History of Soil-Lead Project

How can we explain high concentrations of lead, copper, and other metals in Santa Ana’s soil? A group of scientists and historians at UCI are investigating the history of the town to isolate the sources of metal contamination and explain the historical processes that have pushed certain populations into toxic environments.

UCI scholars have partnered with Orange County Environmental Justice (OCEJ) to document heavy-metal contamination, raise awareness, and work on mitigation efforts. This partnership is part of OCEJ’s broader campaign against lead contamination in Santa Ana (also known as the PloNo Campaign.)

Map of Santa Ana, 1906. Historical maps of the city are useful for tracing potential sources of metal contamination that remain in the soil.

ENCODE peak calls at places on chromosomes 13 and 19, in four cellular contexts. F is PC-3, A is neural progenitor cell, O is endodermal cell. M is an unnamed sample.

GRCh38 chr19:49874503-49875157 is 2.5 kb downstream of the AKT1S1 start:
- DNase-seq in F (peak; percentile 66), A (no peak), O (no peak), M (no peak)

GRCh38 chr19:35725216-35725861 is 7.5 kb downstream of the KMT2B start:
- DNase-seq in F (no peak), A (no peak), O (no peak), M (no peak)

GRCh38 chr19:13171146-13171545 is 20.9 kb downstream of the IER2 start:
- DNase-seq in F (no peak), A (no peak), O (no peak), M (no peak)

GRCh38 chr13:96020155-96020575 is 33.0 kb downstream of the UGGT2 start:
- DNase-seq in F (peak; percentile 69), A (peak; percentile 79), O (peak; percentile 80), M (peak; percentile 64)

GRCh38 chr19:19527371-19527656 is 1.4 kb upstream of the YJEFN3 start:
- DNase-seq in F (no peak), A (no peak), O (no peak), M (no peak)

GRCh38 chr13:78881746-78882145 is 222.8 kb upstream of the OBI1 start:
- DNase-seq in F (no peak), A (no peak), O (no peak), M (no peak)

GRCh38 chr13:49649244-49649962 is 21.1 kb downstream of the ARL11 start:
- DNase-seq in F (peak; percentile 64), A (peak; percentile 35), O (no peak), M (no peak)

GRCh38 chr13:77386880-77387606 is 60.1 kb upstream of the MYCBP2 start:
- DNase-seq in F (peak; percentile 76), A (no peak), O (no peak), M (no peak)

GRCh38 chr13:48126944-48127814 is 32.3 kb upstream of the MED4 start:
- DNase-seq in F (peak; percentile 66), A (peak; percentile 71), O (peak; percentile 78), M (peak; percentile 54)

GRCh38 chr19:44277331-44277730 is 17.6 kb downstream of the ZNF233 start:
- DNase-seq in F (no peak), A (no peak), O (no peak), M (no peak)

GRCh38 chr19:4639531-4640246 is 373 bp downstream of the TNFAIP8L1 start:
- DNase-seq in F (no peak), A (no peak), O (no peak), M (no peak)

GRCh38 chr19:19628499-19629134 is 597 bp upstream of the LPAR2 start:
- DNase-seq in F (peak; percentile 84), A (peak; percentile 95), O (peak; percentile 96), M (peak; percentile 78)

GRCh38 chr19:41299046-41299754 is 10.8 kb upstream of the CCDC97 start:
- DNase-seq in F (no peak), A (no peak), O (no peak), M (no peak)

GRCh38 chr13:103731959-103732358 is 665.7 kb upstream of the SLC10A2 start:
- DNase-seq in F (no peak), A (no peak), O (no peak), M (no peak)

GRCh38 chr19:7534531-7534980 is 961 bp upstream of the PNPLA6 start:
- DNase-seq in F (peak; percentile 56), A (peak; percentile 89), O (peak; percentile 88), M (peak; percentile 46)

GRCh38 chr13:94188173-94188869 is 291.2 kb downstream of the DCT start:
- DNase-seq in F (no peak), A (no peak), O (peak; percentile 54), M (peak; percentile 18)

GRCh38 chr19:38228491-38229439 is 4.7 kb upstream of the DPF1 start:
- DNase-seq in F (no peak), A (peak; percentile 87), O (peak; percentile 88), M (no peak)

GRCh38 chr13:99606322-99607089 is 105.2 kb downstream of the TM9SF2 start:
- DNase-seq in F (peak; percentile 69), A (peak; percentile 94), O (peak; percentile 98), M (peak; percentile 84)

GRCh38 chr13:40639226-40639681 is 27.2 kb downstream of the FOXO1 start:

The PloNo – UCI partnership resulted in a campaign to survey Santa Ana’s soil by taking 1,500 soil samples across the city. This collective effort produced valuable data showing high concentrations of lead and other metals in different sections of the city. Researchers are now working to disentangle the stories behind these distributions and examine the processes that resulted in these dangerous concentrations. Some of the topics addressed by this project are: lead-based paint and the history of housing; leaded gasoline, traffic, and urban planning; the history of agriculture in Southern California and the environmental legacy of pesticides; and, the history of environmental justice activism, redlining, and segregation.

History of Metal Contamination in Santa Ana – Team Members

This project received support from the Ridge to Reef Graduate Training Program funded by NSF-NRT award DGE-1735040 between August 1st, 2020 and June 30th, 2021.

Learn more

Interview with Aaron Orlowski

Audio Documentary by Juan Rubio

Article by Megan Cole